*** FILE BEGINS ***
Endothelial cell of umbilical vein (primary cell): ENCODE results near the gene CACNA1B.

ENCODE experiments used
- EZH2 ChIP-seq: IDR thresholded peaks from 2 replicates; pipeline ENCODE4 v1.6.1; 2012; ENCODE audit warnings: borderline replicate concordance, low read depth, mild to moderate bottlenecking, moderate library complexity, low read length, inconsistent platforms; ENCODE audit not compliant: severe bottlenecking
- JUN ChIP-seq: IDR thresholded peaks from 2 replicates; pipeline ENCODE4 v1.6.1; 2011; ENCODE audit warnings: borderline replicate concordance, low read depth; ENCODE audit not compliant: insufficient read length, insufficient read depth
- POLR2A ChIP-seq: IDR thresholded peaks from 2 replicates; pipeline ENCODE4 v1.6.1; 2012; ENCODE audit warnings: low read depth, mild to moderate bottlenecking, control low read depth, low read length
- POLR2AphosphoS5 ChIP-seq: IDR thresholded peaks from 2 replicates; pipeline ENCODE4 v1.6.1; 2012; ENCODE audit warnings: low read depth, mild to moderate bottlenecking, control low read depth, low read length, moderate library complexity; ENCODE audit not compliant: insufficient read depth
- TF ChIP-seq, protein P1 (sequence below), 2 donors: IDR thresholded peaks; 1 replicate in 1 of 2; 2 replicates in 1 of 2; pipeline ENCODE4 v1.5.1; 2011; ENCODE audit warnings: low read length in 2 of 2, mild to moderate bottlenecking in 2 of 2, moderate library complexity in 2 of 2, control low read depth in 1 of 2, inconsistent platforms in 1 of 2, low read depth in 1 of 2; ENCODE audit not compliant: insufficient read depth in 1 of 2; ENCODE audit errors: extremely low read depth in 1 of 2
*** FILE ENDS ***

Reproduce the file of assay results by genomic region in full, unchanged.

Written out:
Endothelial cell of umbilical vein (primary cell): ENCODE results near the gene CACNA1B.

ENCODE experiments used
- EZH2 ChIP-seq: IDR thresholded peaks from 2 replicates; pipeline ENCODE4 v1.6.1; 2012; ENCODE audit warnings: borderline replicate concordance, low read depth, mild to moderate bottlenecking, moderate library complexity, low read length, inconsistent platforms; ENCODE audit not compliant: severe bottlenecking
- JUN ChIP-seq: IDR thresholded peaks from 2 replicates; pipeline ENCODE4 v1.6.1; 2011; ENCODE audit warnings: borderline replicate concordance, low read depth; ENCODE audit not compliant: insufficient read length, insufficient read depth
- POLR2A ChIP-seq: IDR thresholded peaks from 2 replicates; pipeline ENCODE4 v1.6.1; 2012; ENCODE audit warnings: low read depth, mild to moderate bottlenecking, control low read depth, low read length
- POLR2AphosphoS5 ChIP-seq: IDR thresholded peaks from 2 replicates; pipeline ENCODE4 v1.6.1; 2012; ENCODE audit warnings: low read depth, mild to moderate bottlenecking, control low read depth, low read length, moderate library complexity; ENCODE audit not compliant: insufficient read depth
- TF ChIP-seq, protein P1 (sequence below), 2 donors: IDR thresholded peaks; 1 replicate in 1 of 2; 2 replicates in 1 of 2; pipeline ENCODE4 v1.5.1; 2011; ENCODE audit warnings: low read length in 2 of 2, mild to moderate bottlenecking in 2 of 2, moderate library complexity in 2 of 2, control low read depth in 1 of 2, inconsistent platforms in 1 of 2, low read depth in 1 of 2; ENCODE audit not compliant: insufficient read depth in 1 of 2; ENCODE audit errors: extremely low read depth in 1 of 2